Roman power in the region would leave the Rhodians sub solo imperio nostro , "under the sway of us alone,"[66] although there is clearly no suggestion that Rhodes might be made into a province. For him, as for Polybius, the imperium has no essential connection with provinces but consists in a practical relationship of power and domination that might extend well beyond the confines of Italy and even those areas in which commanders and Roman troops were present.[67] In light of these passages there is little temptation and less reason to suppose that Polybius has arbitrarily imposed an alien, Hellenic perspective when he reports Scipio Africanus's declaration in the 180s that the Romans enjoyed "control" (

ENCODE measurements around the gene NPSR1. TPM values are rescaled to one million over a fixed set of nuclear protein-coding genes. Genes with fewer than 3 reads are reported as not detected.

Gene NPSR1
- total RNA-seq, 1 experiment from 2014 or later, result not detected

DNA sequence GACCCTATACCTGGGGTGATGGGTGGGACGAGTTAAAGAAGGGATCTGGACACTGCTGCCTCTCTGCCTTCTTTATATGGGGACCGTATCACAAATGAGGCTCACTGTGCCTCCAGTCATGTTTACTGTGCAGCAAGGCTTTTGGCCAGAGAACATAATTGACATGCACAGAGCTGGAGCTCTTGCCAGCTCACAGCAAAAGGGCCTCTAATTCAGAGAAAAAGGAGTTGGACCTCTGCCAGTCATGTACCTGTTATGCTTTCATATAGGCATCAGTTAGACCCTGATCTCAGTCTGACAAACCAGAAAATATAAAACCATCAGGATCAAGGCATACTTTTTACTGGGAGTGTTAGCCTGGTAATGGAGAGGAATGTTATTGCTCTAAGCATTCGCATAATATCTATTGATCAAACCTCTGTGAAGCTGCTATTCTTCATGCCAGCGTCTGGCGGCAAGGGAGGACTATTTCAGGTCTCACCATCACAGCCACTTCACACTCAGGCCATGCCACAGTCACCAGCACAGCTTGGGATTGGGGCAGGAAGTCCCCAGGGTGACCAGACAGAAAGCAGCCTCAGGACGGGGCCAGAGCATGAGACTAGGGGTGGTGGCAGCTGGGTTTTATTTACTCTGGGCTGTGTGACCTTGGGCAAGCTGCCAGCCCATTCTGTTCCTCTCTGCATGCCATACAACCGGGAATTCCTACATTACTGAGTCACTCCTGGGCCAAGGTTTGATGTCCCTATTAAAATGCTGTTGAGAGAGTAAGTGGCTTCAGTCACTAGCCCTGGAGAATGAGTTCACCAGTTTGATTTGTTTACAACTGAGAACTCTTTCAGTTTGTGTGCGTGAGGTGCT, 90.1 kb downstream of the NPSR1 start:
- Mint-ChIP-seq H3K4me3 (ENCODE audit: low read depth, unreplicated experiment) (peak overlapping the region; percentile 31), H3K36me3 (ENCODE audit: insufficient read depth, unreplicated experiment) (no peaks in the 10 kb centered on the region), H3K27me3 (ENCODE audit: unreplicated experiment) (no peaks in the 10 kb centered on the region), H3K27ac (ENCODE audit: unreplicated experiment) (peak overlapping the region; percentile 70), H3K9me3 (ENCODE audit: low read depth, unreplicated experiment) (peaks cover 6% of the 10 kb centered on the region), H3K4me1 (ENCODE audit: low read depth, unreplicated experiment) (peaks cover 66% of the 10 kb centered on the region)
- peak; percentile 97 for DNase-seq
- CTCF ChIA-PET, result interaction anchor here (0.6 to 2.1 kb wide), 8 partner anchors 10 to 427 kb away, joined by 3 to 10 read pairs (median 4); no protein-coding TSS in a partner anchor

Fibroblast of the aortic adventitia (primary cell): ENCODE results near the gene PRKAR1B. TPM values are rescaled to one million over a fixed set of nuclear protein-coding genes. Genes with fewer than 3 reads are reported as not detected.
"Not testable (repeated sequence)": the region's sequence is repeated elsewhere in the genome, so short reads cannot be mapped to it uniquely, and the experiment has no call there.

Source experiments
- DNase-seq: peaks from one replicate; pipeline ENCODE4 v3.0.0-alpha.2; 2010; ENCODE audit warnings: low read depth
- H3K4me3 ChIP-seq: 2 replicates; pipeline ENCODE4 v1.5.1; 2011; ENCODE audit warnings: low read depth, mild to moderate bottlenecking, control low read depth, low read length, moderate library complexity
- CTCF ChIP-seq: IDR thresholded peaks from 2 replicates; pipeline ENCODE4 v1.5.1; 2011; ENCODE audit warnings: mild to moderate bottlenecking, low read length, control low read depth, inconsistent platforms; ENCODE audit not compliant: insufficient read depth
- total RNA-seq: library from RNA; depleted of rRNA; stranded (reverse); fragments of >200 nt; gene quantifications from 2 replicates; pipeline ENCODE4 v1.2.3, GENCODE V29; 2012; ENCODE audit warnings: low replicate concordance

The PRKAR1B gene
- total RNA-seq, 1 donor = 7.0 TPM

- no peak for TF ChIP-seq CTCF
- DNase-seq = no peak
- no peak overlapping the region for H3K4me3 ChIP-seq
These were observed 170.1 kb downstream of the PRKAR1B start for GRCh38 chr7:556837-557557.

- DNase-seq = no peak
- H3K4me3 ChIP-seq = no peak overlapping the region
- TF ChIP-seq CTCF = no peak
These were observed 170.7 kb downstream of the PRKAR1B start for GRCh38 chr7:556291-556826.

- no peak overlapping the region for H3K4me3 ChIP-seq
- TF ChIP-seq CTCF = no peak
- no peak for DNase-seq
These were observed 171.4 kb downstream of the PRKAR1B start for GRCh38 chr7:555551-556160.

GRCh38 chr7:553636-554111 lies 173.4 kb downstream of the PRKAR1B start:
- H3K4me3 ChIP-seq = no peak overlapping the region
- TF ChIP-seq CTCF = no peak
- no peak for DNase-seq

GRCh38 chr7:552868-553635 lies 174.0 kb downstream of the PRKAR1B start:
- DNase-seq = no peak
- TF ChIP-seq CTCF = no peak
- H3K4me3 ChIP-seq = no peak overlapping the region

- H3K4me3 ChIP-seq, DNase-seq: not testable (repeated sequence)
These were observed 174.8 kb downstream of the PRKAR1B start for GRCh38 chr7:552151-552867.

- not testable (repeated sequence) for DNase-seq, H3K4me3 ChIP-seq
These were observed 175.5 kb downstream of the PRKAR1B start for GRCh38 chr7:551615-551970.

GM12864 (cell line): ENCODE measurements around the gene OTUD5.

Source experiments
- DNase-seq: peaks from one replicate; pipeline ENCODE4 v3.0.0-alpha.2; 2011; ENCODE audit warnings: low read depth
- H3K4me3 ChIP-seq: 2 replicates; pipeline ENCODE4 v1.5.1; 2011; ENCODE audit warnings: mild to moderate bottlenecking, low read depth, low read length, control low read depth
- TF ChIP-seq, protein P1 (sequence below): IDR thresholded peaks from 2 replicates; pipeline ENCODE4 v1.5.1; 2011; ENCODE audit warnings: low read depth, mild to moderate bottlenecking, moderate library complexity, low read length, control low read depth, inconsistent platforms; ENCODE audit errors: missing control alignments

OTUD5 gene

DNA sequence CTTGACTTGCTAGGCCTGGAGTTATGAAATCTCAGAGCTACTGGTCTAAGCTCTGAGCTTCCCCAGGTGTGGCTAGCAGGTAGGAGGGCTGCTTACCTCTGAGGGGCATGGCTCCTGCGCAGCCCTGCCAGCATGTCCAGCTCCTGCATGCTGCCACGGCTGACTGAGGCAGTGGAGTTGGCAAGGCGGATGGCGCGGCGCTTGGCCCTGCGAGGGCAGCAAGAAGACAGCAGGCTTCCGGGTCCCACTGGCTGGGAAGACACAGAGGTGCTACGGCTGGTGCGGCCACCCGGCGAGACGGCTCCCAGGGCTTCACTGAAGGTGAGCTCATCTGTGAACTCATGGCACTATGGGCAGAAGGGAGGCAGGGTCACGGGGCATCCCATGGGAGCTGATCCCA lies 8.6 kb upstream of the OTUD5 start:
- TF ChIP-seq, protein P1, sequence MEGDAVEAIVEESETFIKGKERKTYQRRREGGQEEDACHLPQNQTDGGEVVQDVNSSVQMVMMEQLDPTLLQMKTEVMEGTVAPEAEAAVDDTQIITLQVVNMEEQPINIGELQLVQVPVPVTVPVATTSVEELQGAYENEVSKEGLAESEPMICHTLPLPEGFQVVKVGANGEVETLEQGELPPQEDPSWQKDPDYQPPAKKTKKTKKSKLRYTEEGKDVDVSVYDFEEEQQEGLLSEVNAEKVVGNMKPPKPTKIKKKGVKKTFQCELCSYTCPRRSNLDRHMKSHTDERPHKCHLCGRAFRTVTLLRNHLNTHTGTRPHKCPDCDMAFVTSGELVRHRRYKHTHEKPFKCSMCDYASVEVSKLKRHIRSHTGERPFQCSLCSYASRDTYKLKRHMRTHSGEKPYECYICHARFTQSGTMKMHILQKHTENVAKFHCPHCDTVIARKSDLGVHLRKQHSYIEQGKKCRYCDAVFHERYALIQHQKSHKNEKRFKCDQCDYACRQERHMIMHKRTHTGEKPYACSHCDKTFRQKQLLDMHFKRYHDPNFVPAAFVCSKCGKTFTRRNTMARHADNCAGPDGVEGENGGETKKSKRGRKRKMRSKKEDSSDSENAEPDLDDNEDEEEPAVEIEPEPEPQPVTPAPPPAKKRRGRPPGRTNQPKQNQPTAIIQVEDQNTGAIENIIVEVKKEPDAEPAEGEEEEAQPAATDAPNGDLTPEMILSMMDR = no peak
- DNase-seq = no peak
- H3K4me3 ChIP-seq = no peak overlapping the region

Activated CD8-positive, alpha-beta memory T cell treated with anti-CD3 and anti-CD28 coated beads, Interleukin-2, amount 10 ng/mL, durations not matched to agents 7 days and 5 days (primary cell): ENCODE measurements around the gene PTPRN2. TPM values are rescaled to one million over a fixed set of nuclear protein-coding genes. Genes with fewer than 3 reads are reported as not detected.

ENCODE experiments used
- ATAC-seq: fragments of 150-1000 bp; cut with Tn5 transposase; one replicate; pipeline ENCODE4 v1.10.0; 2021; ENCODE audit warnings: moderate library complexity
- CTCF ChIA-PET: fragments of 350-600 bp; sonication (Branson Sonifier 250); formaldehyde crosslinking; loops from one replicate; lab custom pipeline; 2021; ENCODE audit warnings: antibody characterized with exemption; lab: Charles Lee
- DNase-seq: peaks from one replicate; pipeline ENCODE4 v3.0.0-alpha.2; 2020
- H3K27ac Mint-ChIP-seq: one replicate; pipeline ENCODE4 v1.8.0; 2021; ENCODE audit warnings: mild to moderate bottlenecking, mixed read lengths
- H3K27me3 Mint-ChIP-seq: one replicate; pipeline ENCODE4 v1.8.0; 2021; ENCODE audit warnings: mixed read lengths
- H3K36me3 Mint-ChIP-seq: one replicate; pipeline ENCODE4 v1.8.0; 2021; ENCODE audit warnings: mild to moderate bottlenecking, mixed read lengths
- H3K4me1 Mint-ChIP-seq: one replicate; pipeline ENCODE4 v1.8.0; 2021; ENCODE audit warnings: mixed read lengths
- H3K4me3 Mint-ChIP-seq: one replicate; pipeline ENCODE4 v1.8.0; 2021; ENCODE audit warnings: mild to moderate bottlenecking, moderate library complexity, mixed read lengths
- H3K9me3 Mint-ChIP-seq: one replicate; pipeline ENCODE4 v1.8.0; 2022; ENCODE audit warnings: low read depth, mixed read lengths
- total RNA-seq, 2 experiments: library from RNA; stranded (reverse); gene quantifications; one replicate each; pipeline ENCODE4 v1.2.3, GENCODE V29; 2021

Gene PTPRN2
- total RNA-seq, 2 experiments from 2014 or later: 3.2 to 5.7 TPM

) over Asia Minor, North Africa (Carthage), and Spain without differentiation, although only Spain was a provincial assignment.[68] Again, this statement presumes a notion of empire extending well beyond the provinciae .[69] The few relevant texts we have of Roman origin (in varying degrees) from the second century are perfectly in harmony with Polybius's central ideas that the Roman arche was rooted in an actual relationship of power rather than in formal notions, and that it extended well beyond provincial boundaries.[70]

Nor, I would add, was this exclusively an early phenomenon. A recent study of usage of the phrase has shown that before the first century B.C. an unambiguously "territorial" connotation of imperium populi Romani cannot be traced.[71] Notably, only in the late Republic do fines or termini of the imperium receive particular emphasis. Sulla was the first since the